Physiologic Anatomy

Intestine transplantation is reserved for those patients with permanent intestinal failure due to SGS requiring TPN with no possibility of discontinuation. These patients are at high risk for developing life-threatening complications such as TPN-induced liver disease, recurrent episodes of sepsis, and loss of venous access. In SGS, the patient's small intestine is unable to maintain an adequate nutritional status or fluid and electrolyte balance on enteral feedings, resulting in poor growth and development.[17,18] Due to extensive malabsorption, the intestinal contents proceed to the colon, causing an osmotic diarrhea and fermentation of fluids leading to a hypersecretory state.[19]

SGS is a result of extensive surgical resection or anatomic abnormalities that significantly decrease the length of the small intestine. It may also be the result of a "functional short gut" where, despite an adequate intestinal length, intestinal dysfunction associated with absorptive, secretory, or motility disorders of various etiologies and severity leads to malabsorption and TPN dependency.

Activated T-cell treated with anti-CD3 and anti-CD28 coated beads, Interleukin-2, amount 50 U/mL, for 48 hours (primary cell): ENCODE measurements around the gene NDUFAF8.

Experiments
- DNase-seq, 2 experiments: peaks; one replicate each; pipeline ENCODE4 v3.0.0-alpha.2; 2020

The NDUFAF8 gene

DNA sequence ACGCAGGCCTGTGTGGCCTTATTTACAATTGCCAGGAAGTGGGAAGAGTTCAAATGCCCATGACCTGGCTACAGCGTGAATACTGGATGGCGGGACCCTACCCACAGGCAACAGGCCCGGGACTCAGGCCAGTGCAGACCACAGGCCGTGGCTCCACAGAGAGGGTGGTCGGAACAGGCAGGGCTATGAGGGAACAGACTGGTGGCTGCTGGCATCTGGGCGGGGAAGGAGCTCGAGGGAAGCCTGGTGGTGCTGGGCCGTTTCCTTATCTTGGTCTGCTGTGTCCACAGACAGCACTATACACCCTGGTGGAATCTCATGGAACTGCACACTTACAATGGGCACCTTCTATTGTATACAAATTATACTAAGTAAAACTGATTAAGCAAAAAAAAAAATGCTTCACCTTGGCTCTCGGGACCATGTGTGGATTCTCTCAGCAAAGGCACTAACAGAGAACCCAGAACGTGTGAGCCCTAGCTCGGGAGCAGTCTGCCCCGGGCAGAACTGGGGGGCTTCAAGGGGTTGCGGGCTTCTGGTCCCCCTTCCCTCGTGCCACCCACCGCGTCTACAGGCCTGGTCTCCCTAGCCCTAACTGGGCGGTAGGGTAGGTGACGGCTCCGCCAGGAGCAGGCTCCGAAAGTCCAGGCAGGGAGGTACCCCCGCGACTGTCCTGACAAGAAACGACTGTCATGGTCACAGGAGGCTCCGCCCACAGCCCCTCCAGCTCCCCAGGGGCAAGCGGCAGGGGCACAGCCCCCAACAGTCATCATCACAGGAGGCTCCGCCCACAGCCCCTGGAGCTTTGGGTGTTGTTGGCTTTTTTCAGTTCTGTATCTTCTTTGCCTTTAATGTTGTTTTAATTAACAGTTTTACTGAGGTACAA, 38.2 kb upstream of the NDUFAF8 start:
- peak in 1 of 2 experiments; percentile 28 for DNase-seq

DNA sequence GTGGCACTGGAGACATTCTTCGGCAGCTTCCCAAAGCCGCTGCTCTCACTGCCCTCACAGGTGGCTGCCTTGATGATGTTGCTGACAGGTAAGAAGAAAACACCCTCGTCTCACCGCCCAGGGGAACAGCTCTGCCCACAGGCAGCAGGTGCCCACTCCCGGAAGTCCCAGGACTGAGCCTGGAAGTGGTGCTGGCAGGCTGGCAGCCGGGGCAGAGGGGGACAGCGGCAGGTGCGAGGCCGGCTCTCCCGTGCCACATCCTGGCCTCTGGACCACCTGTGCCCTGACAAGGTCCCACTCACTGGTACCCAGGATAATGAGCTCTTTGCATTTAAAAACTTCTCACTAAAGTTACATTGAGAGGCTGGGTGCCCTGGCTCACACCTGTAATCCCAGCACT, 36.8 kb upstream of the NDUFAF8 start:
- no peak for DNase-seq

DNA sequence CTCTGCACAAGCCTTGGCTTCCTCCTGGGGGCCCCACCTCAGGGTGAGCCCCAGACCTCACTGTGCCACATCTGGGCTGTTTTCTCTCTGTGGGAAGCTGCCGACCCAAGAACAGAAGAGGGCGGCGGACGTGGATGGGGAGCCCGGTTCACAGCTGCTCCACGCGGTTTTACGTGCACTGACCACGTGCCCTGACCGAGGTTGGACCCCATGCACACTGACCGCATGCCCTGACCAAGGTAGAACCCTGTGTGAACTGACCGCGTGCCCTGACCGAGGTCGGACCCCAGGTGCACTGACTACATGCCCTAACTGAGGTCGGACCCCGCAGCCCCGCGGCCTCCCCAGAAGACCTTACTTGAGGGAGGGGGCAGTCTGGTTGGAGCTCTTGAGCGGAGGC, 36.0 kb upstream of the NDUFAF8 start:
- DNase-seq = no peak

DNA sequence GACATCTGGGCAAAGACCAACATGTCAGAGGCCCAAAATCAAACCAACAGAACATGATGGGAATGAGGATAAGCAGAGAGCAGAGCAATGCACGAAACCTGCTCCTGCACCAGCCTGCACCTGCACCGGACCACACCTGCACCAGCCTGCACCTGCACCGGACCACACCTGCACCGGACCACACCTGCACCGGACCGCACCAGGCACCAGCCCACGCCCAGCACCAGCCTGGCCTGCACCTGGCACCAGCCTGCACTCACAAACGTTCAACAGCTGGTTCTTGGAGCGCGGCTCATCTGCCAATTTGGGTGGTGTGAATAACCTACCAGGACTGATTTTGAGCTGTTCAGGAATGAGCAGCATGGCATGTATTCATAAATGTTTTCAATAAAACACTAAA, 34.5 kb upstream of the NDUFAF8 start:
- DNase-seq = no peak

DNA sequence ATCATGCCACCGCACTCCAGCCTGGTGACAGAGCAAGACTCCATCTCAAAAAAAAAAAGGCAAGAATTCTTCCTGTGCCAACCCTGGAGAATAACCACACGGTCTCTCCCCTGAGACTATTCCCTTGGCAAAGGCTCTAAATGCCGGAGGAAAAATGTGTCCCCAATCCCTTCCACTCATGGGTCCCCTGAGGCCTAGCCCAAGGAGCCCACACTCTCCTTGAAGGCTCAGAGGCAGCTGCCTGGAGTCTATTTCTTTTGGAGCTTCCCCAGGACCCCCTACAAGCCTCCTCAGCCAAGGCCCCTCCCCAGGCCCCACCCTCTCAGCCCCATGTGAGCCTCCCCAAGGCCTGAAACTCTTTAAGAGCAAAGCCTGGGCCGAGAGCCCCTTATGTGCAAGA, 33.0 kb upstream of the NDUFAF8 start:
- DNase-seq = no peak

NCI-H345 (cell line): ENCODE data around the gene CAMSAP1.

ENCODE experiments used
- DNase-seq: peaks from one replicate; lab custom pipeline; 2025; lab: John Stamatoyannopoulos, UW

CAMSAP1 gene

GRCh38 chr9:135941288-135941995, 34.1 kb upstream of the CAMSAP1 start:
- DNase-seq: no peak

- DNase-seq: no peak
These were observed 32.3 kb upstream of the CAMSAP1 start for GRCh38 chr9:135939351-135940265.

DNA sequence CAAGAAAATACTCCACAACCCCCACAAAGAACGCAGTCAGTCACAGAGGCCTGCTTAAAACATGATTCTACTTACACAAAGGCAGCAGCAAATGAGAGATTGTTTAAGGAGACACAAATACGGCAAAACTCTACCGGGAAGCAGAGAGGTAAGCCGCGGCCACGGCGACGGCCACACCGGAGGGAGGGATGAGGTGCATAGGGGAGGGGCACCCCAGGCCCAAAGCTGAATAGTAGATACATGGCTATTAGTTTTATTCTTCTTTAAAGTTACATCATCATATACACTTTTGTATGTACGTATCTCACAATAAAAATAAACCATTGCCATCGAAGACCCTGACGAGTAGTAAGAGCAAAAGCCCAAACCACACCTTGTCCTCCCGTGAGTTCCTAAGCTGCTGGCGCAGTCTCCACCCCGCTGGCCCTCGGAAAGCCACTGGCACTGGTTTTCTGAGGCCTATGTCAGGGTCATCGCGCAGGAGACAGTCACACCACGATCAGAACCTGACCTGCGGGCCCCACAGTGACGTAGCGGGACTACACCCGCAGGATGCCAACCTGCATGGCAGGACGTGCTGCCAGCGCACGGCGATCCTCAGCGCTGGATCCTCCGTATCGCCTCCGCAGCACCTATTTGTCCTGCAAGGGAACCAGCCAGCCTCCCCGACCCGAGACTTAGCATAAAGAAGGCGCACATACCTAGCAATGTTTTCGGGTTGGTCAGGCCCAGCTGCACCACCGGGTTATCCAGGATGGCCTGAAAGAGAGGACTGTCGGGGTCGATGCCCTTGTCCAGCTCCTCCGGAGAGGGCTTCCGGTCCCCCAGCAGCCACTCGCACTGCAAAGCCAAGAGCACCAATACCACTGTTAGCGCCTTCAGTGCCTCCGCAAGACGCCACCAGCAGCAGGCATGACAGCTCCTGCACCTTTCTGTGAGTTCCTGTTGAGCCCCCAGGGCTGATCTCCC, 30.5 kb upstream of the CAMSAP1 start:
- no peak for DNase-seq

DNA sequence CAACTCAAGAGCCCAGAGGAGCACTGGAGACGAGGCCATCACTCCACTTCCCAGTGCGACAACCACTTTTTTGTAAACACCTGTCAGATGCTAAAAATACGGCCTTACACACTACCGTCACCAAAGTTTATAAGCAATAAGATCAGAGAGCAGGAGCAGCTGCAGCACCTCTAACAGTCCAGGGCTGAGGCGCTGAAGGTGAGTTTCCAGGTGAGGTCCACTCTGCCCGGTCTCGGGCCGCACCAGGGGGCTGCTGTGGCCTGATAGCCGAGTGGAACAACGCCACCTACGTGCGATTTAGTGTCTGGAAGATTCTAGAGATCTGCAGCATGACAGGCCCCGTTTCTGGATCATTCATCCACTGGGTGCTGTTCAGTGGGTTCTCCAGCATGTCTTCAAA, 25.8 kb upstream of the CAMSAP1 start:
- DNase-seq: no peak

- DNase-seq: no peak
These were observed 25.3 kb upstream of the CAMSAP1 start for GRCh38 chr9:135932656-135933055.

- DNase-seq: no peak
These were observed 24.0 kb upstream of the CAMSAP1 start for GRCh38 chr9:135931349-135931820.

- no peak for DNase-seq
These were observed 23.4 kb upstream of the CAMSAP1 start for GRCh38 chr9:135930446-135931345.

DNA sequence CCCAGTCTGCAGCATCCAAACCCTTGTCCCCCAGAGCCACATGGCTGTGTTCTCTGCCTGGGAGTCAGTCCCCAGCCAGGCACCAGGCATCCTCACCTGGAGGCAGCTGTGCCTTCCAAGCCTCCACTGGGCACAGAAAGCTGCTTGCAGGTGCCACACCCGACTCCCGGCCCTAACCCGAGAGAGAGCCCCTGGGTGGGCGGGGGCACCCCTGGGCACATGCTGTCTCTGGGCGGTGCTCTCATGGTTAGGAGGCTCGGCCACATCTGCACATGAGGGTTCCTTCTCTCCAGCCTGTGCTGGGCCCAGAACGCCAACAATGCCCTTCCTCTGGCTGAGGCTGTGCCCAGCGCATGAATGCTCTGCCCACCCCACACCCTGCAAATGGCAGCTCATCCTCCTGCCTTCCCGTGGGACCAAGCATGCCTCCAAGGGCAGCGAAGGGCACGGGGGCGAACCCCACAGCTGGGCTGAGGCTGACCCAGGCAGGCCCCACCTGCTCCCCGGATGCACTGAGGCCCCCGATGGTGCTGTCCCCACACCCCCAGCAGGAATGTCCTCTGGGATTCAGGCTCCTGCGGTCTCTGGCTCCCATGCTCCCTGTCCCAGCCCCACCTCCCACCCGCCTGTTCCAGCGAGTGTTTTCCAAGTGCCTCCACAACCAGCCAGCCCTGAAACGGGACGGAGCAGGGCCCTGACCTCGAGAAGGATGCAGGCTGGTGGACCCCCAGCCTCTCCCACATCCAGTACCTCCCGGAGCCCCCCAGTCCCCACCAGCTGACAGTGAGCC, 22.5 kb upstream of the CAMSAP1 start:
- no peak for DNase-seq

Gastrointestinal (GI) Tract

The adult GI tract is approximately 4.5 meters (15 feet) in length. The absorptive surface of the GI tract is further increased by the folded mucosal layers, villi, and microvilli and consists of 3 layers: the mucosa, submucosa, and muscle layer. The mucosa, the outermost layer, is composed of the epithelium, lamina propria, and muscularis mucosa. The epithelium is a single layer of cells across which absorption takes place. Invaginations of epithelium into the underlying tissue form tubular exocrine glands that secrete mucus, acids, enzymes, water, and ions into the lumen of the intestine. The lamina propria is a layer of connective tissue below the epithelial layer that contains blood vessels, nerve fibers, and lymphatic ducts. The muscularis mucosa is a thin layer of smooth muscle that separates the mucosa from the submucosa.